As we have looked from the upper floors of the Metro West building out to the west, it has become evident to our team (CVP and B&B Realty) that the Highway to Nowhere (a) has very little utility as a highway, (b) serves as an example of bad urban planning and is a major impediment to potential redevelopment efforts and community revitalization efforts in West Baltimore, and (c) provides a legitimate opportunity to create a transit link to the relatively nearby West Baltimore MARC Station, as well as recreation opportunities for existing and
future residents and office tenants in the area. As such, we have studied it and recommended to others that it be studied further and in detail. (Arsh Mirmiran)
A more fanciful vision for the Highway to Nowhere
(Peter Tocco, Plainview Graphics)
The linear park idea came out of a Technical Assistance Panel (TAP) conducted by the Baltimore chapter of the Urban Land Institute (ULI) in May of this year.
The solution to the problems of the study area is to end the culture of division, and create a culture of connection. This requires us to re-engage with the public spaces that our communities now retract from, and to find new ways to activate them in the public interest. (TAP report)
The park is one of many ideas proffered for the useless freeway over the years, for example by Gerald Neily on his blog InnerSpace. The freeway and all proposed uses for it end right at the West Baltimore MARC station in the west and at the Metro West complex on the east. All other parts of Baltimore's freeway plans had been defeated. Right before the highway fragment ends it engages with Martin Luther King Boulevard with a typical freeway set of overpasses and on and off ramps, creating an inhospitable environment for Metro Center West and making MLK at US 40 even more of a barrier than it is elsewhere. The removal of the overpass and ramps has been suggested by Caves Valley before and was endorsed by the TAP. It would be part of the greenway plan along with intensified uses at the corners of a future normal intersection. Rodricks in his column gave the park idea some of his own twists:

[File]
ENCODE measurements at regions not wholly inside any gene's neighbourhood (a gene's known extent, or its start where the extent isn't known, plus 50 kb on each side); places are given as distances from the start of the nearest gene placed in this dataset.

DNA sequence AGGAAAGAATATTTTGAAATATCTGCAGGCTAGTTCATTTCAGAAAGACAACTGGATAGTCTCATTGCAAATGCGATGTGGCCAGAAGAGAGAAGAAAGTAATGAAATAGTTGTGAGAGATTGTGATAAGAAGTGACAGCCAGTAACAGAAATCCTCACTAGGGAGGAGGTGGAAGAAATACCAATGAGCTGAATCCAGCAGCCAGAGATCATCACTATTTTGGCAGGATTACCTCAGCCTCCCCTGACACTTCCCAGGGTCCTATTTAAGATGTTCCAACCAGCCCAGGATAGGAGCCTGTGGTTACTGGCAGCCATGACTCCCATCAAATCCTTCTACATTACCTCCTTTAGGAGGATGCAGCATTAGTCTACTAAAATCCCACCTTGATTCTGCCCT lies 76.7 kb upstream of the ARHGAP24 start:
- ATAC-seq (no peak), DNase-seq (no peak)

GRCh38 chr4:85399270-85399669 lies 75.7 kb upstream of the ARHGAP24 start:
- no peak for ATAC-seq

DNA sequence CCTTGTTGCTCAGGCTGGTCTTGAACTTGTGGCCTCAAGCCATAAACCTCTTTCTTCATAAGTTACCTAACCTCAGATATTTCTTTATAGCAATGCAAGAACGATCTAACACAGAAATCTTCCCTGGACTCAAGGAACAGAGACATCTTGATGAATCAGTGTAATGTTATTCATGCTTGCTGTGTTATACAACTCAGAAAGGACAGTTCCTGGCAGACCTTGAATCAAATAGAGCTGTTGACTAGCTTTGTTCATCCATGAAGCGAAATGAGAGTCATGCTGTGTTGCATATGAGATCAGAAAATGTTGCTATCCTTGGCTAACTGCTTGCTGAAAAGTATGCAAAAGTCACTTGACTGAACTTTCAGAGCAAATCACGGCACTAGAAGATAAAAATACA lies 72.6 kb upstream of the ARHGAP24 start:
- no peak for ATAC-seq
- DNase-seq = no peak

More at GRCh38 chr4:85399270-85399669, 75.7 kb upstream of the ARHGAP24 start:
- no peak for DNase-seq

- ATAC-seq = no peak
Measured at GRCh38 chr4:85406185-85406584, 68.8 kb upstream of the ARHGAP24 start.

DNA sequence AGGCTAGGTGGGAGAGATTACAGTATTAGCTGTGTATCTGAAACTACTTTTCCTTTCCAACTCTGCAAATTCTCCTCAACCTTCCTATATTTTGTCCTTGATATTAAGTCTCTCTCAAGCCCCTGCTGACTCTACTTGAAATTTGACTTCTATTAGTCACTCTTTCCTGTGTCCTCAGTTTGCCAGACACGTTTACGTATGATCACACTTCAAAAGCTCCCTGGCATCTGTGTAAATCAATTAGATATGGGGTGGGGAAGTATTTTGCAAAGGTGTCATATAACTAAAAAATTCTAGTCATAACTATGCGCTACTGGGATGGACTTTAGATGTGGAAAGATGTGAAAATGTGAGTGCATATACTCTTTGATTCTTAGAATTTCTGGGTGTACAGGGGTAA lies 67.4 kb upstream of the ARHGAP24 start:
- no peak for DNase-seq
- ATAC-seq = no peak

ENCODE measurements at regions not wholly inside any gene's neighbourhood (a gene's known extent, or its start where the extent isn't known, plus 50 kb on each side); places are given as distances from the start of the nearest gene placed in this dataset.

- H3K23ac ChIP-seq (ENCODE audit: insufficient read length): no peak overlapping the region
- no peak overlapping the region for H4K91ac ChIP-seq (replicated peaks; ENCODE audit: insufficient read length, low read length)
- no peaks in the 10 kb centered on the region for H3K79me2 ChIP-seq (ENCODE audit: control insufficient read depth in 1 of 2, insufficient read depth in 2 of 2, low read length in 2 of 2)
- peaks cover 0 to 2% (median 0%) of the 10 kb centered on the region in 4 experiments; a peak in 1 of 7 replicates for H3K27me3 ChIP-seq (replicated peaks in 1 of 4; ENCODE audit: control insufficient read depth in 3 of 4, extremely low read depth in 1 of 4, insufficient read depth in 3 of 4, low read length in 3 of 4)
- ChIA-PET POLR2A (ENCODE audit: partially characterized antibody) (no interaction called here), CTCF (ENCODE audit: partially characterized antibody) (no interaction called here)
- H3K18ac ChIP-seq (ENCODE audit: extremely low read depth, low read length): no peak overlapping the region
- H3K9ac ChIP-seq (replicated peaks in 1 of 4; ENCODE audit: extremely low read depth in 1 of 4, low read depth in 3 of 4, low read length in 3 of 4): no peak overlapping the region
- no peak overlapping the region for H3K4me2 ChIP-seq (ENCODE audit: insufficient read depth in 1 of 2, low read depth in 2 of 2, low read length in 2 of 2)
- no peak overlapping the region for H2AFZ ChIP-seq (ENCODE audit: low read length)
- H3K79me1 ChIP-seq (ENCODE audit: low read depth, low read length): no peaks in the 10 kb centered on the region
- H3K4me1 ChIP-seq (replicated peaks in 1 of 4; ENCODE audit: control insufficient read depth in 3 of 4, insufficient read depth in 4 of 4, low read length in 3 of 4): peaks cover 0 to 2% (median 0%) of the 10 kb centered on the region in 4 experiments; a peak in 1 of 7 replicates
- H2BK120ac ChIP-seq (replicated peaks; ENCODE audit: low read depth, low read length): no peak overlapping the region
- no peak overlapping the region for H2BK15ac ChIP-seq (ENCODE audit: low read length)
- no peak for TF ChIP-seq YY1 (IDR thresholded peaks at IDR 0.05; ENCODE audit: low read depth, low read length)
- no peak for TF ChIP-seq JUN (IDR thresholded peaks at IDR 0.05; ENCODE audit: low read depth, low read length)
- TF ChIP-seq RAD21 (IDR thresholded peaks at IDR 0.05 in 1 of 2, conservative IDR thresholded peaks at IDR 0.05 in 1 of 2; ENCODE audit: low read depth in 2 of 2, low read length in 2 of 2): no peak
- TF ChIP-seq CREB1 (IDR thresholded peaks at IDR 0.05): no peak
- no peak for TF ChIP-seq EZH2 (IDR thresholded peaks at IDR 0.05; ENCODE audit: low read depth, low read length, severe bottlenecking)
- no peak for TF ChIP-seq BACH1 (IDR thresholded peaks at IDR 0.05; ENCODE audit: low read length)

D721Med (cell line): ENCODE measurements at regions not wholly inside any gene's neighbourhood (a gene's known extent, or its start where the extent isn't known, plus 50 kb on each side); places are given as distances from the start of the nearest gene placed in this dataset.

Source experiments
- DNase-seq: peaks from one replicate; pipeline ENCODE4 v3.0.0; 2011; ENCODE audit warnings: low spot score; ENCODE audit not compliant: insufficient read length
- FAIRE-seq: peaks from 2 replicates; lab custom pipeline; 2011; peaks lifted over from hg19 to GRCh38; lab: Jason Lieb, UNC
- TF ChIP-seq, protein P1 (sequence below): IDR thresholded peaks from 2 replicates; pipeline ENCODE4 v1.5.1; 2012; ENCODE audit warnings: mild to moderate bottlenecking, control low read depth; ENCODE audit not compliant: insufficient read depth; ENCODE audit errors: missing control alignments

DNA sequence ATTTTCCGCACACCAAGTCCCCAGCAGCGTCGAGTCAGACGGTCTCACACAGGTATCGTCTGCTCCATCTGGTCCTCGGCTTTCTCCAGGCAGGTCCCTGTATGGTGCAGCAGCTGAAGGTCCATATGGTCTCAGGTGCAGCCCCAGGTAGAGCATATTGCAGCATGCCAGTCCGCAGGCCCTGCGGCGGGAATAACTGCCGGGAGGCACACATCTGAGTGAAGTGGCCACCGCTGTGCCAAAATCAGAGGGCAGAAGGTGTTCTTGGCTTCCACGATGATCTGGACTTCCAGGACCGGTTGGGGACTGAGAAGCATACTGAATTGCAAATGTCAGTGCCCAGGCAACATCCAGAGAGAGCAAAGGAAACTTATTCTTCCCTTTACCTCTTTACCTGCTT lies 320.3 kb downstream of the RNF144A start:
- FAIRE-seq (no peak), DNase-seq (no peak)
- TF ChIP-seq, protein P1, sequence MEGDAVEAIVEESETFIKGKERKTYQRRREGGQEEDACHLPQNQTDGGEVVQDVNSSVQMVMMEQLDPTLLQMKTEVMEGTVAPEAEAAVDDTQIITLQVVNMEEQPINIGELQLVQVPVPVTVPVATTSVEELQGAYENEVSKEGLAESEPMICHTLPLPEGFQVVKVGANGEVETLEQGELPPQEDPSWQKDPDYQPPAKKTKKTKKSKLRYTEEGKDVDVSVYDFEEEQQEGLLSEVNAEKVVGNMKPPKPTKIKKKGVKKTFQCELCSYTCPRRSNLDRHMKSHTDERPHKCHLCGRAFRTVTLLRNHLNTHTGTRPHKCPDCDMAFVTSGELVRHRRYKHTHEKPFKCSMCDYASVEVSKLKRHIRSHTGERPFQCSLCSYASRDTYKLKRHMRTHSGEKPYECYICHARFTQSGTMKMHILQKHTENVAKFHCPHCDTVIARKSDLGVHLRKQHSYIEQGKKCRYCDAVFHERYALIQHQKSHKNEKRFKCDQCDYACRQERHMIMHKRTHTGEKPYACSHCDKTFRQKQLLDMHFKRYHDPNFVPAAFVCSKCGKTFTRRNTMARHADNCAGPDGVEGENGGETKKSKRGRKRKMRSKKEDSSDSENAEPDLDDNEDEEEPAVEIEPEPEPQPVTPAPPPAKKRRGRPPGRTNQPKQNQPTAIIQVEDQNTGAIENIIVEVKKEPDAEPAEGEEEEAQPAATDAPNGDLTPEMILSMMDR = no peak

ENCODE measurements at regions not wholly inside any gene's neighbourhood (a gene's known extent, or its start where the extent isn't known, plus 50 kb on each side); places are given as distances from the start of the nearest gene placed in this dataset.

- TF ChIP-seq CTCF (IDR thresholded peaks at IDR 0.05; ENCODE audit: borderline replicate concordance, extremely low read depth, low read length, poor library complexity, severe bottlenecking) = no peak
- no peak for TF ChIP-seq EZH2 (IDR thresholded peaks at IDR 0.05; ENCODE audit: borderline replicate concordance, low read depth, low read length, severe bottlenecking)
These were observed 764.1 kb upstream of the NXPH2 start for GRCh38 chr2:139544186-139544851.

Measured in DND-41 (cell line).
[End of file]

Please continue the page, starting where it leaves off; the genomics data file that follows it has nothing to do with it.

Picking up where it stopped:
The Highway to Nowhere as seen from Security West (Photo: Rodricks/SUN)
The Westside Greenway, a proposal to turn the whole corridor into a green, people-friendly park connecting West Baltimore and its neighborhoods with downtown. Think of New York City’s Highline, or Citygarden in St. Louis. Imagine a 1.2-mile corridor of green, with bike lanes and promenades, space for pickup basketball and soccer games, fields for youth sports, dog runs and sculpture gardens. Imagine some of the massive concrete walls set aside for mural artists and rock-climbers. Imagine a series of stairs and elevators connecting Mulberry and Franklin Street, and all the cross streets, with the new park below. (Dan Rodricks)